Homeless Arizona woman killed by Uber self-driving SUV was 'like everyone's aunt'

TEMPE, Ariz. (Reuters) - The Arizona pedestrian killed by an Uber self-driving vehicle was a homeless woman close to getting off the streets, her friends said, describing her as a fighter who took care of those around her.

Traffic passes an intersection just north of the location where a woman pedestrian was struck and killed by an Uber self-driving sport utility vehicle in Tempe, Arizona, U.S., March 19, 2018. REUTERS/Rick Scuteri

Elaine Herzberg, 49, known fondly as “Elle” and “Ms. Elle,” was widely known and liked throughout the homeless community of Tempe, Arizona, a suburb of Phoenix.

“She was like everyone’s aunt,” said Benjamin Jeffrey, a friend of Herzberg and also homeless, who spoke to Reuters from an encampment near the scene of Sunday’s accident.

“She didn’t need to be on the streets and yet she did it with style and with couth and with originality,” Jeffrey said.

Police said Herzberg was killed while walking her bike across a four-lane road outside the crosswalk when she was struck by an Uber self-driving sport utility vehicle traveling at about 40 miles per hour (65 km per hour). Further details are unknown and a police investigation is ongoing.

Uber suspended its self-driving program in North America in the wake of the incident.

Jeffrey said he knew Herzberg before he himself became homeless and took her in. She later repaid the favor.

“She took care of me when nobody else cared,” he said. “Against insurmountable odds she maintained her composure.”

Another camp resident, Kriss Kidd, said the homeless community considered Herzberg one of their caretakers.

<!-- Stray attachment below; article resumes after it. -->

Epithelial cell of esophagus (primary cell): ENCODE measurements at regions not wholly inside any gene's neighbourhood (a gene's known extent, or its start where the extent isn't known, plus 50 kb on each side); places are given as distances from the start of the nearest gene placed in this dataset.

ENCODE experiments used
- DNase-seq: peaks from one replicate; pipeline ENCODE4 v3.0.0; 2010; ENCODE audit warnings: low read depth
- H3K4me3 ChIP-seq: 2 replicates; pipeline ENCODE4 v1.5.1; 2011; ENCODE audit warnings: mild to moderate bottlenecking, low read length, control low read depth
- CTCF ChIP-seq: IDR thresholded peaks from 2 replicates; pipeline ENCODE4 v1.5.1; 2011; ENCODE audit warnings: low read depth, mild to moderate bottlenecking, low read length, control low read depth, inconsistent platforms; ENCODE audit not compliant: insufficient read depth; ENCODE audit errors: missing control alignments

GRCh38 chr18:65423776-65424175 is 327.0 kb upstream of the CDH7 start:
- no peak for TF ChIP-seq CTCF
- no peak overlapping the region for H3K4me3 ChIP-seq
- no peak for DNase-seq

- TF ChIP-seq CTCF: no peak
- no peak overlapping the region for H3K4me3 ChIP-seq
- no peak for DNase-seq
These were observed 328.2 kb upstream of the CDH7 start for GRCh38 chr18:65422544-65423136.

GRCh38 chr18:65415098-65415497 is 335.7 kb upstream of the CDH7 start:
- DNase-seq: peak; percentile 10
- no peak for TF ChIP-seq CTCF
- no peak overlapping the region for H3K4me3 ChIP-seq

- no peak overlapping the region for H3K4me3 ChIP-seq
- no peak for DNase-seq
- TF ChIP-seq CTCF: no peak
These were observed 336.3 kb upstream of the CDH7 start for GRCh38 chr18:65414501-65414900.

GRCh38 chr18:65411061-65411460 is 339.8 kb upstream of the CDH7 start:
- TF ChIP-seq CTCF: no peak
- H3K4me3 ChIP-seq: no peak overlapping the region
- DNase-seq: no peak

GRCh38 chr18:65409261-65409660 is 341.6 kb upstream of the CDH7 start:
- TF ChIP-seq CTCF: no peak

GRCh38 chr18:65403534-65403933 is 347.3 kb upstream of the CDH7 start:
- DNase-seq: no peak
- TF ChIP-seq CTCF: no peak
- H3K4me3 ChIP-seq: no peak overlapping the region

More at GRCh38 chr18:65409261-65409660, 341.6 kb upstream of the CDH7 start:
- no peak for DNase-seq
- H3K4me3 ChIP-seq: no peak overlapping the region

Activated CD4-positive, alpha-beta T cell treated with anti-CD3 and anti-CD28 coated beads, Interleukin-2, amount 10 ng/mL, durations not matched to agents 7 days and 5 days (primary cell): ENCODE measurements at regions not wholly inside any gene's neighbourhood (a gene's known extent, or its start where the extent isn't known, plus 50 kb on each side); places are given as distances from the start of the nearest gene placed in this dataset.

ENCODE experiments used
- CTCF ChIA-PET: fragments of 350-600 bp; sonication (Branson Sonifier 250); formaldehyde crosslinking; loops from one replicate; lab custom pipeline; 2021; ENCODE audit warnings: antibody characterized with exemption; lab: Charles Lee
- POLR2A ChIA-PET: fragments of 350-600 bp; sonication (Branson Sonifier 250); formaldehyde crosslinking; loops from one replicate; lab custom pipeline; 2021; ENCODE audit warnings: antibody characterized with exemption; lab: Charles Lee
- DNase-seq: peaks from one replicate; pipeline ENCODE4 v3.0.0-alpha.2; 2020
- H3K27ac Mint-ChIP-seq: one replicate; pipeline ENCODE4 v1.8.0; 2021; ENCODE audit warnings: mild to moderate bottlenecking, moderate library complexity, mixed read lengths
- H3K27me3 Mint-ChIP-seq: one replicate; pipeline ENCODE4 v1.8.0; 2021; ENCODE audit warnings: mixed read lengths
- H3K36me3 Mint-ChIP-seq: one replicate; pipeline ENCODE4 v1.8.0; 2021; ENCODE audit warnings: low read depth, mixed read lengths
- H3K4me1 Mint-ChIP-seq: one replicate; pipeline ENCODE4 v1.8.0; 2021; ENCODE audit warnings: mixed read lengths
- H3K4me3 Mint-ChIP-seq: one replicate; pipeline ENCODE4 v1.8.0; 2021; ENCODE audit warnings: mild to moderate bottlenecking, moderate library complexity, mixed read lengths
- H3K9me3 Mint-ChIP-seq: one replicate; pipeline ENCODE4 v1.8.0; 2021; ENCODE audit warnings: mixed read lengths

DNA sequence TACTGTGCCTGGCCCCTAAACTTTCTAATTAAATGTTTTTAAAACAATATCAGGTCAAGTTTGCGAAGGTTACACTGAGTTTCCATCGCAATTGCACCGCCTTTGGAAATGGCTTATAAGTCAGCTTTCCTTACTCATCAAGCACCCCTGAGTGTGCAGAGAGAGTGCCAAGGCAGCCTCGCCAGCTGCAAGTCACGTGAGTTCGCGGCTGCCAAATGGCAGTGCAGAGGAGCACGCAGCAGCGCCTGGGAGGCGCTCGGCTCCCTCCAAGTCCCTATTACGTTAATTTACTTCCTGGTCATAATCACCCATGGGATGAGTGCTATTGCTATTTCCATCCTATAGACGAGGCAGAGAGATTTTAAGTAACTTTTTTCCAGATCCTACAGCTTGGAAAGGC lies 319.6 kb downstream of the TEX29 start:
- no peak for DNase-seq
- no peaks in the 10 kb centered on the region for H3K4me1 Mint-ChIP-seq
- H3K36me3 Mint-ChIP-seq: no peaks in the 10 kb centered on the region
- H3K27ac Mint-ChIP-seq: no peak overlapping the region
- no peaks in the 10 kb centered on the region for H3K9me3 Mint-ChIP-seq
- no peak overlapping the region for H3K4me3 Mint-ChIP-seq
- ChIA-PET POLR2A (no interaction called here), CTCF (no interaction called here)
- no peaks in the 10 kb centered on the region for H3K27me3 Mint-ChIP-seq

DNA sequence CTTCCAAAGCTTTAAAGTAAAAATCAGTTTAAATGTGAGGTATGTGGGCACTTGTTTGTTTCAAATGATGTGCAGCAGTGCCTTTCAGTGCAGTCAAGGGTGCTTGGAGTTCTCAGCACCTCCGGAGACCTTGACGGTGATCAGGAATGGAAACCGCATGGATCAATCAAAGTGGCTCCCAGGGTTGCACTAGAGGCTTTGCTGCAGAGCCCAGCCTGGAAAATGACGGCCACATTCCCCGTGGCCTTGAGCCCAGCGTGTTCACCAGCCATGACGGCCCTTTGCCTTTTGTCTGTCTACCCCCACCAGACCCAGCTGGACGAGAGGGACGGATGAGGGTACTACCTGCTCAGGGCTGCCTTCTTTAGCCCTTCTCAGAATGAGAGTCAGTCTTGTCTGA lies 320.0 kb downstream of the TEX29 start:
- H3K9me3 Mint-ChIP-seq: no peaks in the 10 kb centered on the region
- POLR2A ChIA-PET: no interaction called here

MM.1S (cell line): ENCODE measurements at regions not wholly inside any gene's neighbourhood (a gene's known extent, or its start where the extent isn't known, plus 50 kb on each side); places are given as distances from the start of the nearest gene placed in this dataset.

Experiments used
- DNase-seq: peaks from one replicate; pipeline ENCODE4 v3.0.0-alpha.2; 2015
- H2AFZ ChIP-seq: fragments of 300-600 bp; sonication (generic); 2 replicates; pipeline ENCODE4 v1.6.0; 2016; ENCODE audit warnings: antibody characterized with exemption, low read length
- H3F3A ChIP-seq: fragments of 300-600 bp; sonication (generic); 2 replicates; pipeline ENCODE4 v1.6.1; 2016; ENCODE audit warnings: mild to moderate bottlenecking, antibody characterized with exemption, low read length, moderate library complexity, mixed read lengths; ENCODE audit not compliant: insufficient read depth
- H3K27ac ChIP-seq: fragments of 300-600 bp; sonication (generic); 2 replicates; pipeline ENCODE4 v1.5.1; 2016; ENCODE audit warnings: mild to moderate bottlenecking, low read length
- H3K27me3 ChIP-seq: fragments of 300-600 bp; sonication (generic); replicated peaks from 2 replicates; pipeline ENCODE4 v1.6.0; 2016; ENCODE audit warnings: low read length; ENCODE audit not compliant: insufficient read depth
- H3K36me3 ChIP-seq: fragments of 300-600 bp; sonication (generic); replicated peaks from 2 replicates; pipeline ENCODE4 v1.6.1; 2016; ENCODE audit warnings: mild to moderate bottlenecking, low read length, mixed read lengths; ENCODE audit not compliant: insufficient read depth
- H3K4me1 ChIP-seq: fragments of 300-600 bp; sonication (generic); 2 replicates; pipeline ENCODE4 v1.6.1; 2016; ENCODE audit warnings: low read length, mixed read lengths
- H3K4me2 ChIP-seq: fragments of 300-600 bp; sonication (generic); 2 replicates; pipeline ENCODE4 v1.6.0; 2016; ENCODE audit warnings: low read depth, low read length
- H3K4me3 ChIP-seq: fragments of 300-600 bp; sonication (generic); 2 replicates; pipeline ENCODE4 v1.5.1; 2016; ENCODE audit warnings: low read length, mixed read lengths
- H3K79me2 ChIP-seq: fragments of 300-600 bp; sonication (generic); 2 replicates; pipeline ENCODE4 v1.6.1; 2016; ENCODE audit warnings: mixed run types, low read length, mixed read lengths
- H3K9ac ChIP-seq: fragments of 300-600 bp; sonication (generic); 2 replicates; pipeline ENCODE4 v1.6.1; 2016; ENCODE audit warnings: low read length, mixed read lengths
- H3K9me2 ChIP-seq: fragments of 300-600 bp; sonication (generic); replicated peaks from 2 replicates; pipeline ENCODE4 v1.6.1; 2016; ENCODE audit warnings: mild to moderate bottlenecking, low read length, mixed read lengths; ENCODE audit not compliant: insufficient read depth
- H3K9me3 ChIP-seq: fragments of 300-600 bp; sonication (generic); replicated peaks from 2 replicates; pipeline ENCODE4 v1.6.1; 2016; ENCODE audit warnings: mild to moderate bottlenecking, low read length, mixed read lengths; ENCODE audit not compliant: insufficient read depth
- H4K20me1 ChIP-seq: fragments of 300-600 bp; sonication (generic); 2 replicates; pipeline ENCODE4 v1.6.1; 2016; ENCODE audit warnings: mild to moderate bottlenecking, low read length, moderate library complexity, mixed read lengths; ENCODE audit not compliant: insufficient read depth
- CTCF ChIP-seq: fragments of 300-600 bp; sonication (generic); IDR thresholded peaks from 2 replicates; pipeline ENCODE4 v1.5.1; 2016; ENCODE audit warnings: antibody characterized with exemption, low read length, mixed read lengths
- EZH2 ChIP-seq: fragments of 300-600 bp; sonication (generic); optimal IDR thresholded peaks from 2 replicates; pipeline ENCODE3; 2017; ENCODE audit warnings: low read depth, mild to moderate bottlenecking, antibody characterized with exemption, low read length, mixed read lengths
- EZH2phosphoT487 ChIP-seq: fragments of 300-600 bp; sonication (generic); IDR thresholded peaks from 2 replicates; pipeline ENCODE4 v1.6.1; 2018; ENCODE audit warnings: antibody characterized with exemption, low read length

“She has such a big heart, she had to help anyone she could,” said Kidd, 51. “She definitely made an impact on people’s lives - she made you want to have hope.”

She was also fiercely loyal.

“She could be a fighter,” Kidd said. “You mess with her, that’s it.”

Those who knew her said Herzberg, who struggled with family and financial troubles, was close to getting off the streets, working with a local organization to secure a roommate and an apartment.

“She didn’t want to be out here anymore,” Kidd said. “The longer you’re out here, the streets just eat you up.”

Herzberg’s death marked a very real collision between the world of high-tech and the underbelly of society. For Jeffrey, there was an element of irony — he had formerly been an Uber driver in Tempe for the company’s traditional ride service.

Jeffrey said local residents respected Uber, “but we also respect the pedestrian right of way.”

“I never would have imagined that Ms. Elle and this Uber thing ... would collide.”

Editing by Alexandria Sage and Matthew Lewis